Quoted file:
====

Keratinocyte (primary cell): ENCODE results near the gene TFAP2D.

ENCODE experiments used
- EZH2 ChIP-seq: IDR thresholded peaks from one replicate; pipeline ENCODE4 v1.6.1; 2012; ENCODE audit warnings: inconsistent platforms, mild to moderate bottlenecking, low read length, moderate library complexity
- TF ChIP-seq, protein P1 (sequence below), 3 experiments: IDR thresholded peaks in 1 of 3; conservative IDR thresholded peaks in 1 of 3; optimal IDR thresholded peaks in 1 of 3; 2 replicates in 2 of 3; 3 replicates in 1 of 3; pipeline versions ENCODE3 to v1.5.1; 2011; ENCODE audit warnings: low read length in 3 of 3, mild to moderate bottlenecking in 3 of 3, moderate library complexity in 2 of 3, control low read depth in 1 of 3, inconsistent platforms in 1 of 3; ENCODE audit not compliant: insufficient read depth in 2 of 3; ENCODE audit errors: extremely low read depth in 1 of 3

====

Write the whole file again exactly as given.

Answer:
Keratinocyte (primary cell): ENCODE results near the gene TFAP2D.

ENCODE experiments used
- EZH2 ChIP-seq: IDR thresholded peaks from one replicate; pipeline ENCODE4 v1.6.1; 2012; ENCODE audit warnings: inconsistent platforms, mild to moderate bottlenecking, low read length, moderate library complexity
- TF ChIP-seq, protein P1 (sequence below), 3 experiments: IDR thresholded peaks in 1 of 3; conservative IDR thresholded peaks in 1 of 3; optimal IDR thresholded peaks in 1 of 3; 2 replicates in 2 of 3; 3 replicates in 1 of 3; pipeline versions ENCODE3 to v1.5.1; 2011; ENCODE audit warnings: low read length in 3 of 3, mild to moderate bottlenecking in 3 of 3, moderate library complexity in 2 of 3, control low read depth in 1 of 3, inconsistent platforms in 1 of 3; ENCODE audit not compliant: insufficient read depth in 2 of 3; ENCODE audit errors: extremely low read depth in 1 of 3